Last Wednesday, my daughter, Alison Parker, was brutally struck down in the prime of her life by a deranged gunman. Since then, I have stated in numerous interviews with local, national and international media that I plan to make my life’s work trying to implement effective and reasonable safeguards against this happening again.
In recent years, we have witnessed similar tragedies unfold on TV: the shooting of a congresswoman in Arizona, the massacre of schoolchildren in Connecticut and of churchgoers in South Carolina. We have to ask ourselves: What do we need to do to stop this insanity?
In my case, the answer is: “Whatever it takes.”
I plan to devote all of my strength and resources to seeing that some good comes from this evil. I am entering this arena with open eyes. I realize the magnitude of the force that opposes sensible and reasonable safeguards on the purchase of devices that have a single purpose: to kill.
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That means we must focus our attention on the legislators who are responsible for America’s criminally weak gun laws. Laws that facilitate the access dangerous individuals have to firearms on a daily basis.
Legislators such as U.S. Rep. Bob Goodlatte, the Virginia Republican who represents Roanoke, where the shooting of my daughter and her colleague Adam Ward took place on live TV. In his more than two years as chairman of the House Judiciary Committee, Goodlatte has had plenty of opportunity to bring up legislation to mandate universal background checks and other bills to prevent gun violence. He has refused to lead on this issue, and he has done absolutely nothing to help contain the carnage we are seeing. On the other hand, Goodlatte had no problem cashing his check from the National Rifle Association during the 2014 election cycle. Shame on him.
At the state level, we are talking about legislators such as Virginia state Sens. John S. Edwards, Democrat, who represents the area where Alison and Adam lived, and William Stanley Jr., Republican, who represents my home district. Edwards’s district also contains the Virginia Tech campus, so he is fully aware of how easy it is for dangerously mentally ill individuals to acquire guns in the commonwealth of Virginia. Yet he has been a constant opponent of sensible gun reforms, such as expanded background checks, during his nearly 20 years in the state senate, breaking ranks constantly with his colleagues in Virginia’s Democratic Party.
This year, Edwards and Stanley had the opportunity to cast votes for S.B. 1429, a bill sponsored by Sen. George Barker, a Democrat, that would have instituted a policy in Virginia on gun violence restraining orders. The GVRO would have been a life-saving reform to allow family members and/or law enforcement to petition judges to temporarily remove firearms from individuals in crisis. The policy was first enacted in California after the tragic mass shooting in Isla Vista last year. The parents of Elliot Rodger, the gunman in that case, had requested a welfare check on their son because they thought he was a threat. Law enforcement officers did the check but had no authority to remove Rodger’s firearms from his home. The results were disastrous. Lives were taken for no good reason. Certainly no reason our Founding Fathers would have supported.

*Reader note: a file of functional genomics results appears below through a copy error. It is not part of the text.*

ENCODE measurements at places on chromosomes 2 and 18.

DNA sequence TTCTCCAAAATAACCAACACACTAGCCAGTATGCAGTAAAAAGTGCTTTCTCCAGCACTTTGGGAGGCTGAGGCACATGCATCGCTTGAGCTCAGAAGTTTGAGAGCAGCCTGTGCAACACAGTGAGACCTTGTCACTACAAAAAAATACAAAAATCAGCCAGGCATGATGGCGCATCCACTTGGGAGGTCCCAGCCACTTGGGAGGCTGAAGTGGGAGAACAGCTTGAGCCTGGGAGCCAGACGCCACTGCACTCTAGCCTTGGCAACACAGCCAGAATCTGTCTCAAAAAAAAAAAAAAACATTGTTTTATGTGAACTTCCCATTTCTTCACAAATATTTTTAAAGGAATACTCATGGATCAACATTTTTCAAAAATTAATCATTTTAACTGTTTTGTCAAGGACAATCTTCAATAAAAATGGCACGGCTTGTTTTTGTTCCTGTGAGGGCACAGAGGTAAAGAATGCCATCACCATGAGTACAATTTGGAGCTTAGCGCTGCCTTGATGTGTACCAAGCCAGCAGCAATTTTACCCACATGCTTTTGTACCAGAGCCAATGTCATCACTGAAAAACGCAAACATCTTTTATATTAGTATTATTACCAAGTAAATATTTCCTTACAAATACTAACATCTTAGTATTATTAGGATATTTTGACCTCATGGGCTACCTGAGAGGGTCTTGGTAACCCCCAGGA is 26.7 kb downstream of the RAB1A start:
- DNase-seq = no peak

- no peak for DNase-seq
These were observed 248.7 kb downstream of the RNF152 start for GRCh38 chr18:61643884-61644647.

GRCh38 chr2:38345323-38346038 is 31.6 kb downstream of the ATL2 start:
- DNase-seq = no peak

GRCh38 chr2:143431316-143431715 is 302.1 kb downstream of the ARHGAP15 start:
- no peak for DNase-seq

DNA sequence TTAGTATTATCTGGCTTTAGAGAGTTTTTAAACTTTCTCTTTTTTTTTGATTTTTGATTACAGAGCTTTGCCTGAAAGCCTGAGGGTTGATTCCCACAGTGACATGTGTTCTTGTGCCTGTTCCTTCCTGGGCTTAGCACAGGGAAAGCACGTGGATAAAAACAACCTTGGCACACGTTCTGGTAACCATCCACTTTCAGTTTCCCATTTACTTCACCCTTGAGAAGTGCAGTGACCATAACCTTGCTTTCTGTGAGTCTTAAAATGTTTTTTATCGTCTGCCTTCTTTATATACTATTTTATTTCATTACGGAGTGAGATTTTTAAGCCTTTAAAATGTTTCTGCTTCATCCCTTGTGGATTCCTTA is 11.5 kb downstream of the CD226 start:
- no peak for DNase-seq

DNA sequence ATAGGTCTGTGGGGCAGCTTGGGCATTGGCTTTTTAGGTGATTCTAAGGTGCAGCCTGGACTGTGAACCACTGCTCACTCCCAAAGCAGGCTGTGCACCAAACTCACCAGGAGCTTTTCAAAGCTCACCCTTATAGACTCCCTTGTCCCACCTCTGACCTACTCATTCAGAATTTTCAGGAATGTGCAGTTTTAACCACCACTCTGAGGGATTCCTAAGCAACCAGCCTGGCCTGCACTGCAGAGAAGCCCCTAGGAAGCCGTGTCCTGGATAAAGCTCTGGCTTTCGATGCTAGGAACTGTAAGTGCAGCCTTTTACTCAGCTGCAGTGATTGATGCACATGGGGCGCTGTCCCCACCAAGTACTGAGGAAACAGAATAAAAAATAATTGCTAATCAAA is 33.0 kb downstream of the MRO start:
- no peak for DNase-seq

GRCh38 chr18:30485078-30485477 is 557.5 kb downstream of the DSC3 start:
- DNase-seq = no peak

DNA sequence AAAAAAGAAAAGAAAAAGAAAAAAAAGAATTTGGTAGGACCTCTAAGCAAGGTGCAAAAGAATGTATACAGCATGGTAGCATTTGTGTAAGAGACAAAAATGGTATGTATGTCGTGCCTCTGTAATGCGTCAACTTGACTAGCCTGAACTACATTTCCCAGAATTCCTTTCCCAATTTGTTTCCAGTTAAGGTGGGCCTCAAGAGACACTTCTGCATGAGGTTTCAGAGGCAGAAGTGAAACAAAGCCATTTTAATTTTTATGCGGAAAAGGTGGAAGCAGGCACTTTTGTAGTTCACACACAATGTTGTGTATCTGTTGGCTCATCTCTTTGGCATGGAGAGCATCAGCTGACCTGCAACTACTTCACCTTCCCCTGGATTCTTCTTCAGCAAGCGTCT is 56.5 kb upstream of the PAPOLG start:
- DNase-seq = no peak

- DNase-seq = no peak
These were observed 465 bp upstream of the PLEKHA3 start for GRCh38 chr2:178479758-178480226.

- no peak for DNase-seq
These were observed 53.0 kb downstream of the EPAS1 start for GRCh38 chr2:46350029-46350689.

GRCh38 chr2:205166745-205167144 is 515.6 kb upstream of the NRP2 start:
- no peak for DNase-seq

To California legislators’ credit, they took decisive action to prevent the next tragedy. Yet when Edwards and Stanley had a game-changing opportunity to vote on a similar policy in Virginia, they elected to serve their gun-lobby masters and voted no. Shame on them.
Of course we have no way of knowing whether a bill like that would have made a difference in Alison’s and Adam’s case. We don’t know whether the family of shooter Vester Flanagan II was aware of a problem. Nor do we know whether removing firearms would have just prompted him to use something else.
The weekend before she died, Alison was rafting on the Nantahala River in North Carolina with her mother; her boyfriend, Chris; her close friend Katy; and me. It was her favorite place on Earth. She was a brilliant kayaker and it was a family tradition she relished. We often told each other the mantra that all paddlers must keep in mind while fighting the force of the rapid water:
“Never stop paddling. You just have to paddle through the rapids. You just have to paddle through.”
Whatever it takes.
Andy Parker lives near Martinsville, Va.